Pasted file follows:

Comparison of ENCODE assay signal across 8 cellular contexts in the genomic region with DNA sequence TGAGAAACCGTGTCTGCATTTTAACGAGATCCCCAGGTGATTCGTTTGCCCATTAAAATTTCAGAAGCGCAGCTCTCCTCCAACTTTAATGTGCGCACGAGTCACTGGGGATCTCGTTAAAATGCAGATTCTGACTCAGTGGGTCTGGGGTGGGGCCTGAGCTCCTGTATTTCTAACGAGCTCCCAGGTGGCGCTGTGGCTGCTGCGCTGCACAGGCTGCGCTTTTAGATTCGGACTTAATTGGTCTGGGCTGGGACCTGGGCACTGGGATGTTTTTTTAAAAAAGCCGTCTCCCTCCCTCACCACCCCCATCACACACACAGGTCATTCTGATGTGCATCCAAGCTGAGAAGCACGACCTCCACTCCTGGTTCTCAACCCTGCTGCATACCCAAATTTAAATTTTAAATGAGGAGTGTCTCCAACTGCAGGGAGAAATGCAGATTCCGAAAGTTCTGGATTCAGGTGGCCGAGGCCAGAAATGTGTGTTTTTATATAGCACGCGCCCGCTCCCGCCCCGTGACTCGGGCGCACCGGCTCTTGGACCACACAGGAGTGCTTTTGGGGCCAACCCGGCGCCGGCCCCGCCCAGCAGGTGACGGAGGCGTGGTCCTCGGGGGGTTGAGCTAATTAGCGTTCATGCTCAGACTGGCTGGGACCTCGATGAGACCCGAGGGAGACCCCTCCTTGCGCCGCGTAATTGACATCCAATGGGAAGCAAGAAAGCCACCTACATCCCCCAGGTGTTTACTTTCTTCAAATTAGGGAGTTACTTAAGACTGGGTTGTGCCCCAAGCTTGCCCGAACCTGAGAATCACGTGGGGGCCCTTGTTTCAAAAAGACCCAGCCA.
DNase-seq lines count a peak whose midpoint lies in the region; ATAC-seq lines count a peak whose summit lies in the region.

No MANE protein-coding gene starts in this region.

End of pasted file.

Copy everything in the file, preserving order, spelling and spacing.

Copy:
Comparison of ENCODE assay signal across 8 cellular contexts in the genomic region with DNA sequence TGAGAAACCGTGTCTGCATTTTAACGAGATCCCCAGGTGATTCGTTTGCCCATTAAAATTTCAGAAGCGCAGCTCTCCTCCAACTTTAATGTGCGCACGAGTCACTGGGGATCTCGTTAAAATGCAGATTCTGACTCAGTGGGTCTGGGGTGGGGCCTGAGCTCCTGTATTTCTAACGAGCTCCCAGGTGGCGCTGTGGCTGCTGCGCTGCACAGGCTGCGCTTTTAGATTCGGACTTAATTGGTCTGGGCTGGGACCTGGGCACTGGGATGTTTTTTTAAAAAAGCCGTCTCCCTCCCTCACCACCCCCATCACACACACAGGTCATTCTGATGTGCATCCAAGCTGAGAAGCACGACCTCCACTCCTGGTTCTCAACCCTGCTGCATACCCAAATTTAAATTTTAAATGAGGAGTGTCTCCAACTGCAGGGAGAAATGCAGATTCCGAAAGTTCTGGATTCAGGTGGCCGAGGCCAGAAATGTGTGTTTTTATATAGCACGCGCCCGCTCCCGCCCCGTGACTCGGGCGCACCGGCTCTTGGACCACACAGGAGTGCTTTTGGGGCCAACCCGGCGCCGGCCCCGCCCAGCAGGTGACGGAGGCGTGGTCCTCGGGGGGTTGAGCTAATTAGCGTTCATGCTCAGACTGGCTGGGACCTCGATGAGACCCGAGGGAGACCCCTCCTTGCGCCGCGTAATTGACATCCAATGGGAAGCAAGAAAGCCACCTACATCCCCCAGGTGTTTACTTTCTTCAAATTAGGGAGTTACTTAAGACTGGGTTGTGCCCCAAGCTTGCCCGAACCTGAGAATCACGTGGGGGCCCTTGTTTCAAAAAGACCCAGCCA.
DNase-seq lines count a peak whose midpoint lies in the region; ATAC-seq lines count a peak whose summit lies in the region.

No MANE protein-coding gene starts in this region.